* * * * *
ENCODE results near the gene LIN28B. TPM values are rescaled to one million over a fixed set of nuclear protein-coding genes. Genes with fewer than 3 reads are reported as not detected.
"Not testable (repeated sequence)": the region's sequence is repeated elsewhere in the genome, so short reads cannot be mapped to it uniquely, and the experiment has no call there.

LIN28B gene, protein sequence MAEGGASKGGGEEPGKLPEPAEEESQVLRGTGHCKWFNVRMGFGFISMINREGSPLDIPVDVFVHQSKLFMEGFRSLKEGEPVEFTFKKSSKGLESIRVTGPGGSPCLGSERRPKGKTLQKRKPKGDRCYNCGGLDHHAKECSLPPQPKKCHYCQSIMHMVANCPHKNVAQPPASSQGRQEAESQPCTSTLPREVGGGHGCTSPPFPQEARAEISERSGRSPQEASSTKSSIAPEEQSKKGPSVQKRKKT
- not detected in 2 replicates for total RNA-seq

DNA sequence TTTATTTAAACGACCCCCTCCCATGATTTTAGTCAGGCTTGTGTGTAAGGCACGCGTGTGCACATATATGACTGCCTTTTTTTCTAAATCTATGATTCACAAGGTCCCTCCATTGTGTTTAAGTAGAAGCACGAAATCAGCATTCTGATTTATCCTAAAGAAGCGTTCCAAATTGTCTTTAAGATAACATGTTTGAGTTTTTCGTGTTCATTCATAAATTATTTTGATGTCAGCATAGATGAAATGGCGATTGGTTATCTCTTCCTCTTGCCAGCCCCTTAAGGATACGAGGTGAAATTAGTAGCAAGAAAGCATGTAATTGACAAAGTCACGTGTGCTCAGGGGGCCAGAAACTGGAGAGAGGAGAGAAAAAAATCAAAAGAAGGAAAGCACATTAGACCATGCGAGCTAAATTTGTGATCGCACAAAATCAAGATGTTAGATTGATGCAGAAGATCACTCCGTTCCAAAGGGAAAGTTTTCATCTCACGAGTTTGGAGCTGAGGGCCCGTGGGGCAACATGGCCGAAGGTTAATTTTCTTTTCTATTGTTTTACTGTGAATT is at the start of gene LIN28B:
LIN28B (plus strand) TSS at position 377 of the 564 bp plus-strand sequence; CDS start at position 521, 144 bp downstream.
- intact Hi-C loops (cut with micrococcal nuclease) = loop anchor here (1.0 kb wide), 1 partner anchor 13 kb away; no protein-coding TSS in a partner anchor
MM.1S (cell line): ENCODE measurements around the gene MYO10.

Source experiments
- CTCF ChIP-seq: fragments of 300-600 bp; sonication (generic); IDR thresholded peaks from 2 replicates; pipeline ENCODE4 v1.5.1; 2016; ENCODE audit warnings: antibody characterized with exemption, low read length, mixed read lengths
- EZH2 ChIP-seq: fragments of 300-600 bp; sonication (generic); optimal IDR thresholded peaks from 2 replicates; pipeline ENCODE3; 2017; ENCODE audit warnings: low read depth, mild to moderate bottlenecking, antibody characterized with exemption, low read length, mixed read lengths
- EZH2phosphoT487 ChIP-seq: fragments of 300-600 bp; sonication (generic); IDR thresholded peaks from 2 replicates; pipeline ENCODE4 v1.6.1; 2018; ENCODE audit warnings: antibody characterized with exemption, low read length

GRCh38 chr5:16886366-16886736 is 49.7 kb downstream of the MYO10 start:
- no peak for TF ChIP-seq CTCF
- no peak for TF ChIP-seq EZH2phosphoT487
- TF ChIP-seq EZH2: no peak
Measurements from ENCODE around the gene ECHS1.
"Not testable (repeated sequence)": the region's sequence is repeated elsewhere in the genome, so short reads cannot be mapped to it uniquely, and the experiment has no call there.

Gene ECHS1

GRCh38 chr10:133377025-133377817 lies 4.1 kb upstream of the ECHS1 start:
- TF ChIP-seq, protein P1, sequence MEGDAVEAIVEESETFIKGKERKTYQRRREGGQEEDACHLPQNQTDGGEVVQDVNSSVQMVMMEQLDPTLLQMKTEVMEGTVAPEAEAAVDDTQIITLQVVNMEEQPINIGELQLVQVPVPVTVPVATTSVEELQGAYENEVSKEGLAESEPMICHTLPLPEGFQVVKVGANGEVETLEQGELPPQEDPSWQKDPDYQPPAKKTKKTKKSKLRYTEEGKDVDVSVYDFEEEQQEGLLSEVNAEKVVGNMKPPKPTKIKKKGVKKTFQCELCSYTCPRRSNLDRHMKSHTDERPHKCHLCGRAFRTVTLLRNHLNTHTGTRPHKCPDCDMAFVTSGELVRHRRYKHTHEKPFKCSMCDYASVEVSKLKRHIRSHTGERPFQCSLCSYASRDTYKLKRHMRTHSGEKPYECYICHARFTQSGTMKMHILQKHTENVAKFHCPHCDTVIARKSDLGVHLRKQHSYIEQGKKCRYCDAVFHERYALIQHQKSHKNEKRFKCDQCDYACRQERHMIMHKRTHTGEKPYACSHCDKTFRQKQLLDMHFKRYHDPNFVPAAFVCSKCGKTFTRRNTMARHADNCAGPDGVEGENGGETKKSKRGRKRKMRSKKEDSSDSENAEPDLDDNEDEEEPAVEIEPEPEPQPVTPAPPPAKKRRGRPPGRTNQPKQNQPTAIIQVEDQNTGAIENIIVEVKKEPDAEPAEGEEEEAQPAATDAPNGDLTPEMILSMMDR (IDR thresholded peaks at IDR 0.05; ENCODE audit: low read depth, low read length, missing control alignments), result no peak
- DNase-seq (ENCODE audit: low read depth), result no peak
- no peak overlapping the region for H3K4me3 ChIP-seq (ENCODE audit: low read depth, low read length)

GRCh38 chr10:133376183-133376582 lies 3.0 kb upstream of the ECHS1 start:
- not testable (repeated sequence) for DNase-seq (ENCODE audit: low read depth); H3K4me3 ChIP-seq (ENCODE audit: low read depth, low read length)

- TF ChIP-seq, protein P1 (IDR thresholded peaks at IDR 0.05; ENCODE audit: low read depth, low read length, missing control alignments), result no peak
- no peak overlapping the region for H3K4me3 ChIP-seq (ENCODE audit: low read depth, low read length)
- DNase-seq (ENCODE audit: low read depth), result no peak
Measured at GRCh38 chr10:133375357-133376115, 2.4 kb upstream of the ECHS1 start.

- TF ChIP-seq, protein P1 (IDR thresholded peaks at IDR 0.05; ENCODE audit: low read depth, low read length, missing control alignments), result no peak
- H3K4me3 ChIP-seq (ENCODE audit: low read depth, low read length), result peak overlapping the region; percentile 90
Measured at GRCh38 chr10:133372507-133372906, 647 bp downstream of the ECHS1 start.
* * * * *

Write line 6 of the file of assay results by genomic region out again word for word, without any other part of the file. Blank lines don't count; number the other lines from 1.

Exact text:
LIN28B (plus strand) TSS at position 377 of the 564 bp plus-strand sequence; CDS start at position 521, 144 bp downstream.